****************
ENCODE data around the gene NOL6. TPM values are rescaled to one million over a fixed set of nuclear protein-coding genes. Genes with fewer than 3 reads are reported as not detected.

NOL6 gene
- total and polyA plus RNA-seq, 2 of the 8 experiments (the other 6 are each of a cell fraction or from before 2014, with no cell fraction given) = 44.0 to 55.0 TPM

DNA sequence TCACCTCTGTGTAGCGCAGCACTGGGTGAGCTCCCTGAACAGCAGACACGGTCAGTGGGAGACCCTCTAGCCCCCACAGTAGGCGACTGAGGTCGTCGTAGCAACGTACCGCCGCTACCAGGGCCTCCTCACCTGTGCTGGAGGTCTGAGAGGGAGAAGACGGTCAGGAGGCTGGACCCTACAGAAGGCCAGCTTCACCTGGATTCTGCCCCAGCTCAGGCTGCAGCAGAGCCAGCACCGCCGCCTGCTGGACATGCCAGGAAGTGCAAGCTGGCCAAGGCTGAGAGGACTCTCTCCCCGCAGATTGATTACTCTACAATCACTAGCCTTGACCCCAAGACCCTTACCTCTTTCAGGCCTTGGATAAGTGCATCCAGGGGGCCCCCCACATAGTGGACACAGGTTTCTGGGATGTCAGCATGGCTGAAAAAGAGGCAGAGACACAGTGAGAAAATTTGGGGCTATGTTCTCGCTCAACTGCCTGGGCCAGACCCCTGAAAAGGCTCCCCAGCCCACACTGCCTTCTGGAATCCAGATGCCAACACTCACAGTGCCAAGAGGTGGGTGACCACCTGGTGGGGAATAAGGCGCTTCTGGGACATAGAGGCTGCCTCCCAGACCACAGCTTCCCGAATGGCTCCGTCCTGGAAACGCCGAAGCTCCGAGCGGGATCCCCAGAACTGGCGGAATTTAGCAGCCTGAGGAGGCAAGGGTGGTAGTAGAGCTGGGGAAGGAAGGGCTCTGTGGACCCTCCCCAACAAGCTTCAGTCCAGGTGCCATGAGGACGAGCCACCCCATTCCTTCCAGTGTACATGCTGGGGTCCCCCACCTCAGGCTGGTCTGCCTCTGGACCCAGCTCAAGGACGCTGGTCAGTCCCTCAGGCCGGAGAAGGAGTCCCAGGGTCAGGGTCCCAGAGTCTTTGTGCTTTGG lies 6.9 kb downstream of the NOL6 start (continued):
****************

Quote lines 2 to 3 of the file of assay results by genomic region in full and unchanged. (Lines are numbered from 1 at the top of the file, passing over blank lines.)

NOL6 gene
- total and polyA plus RNA-seq, 2 of the 8 experiments (the other 6 are each of a cell fraction or from before 2014, with no cell fraction given) = 44.0 to 55.0 TPM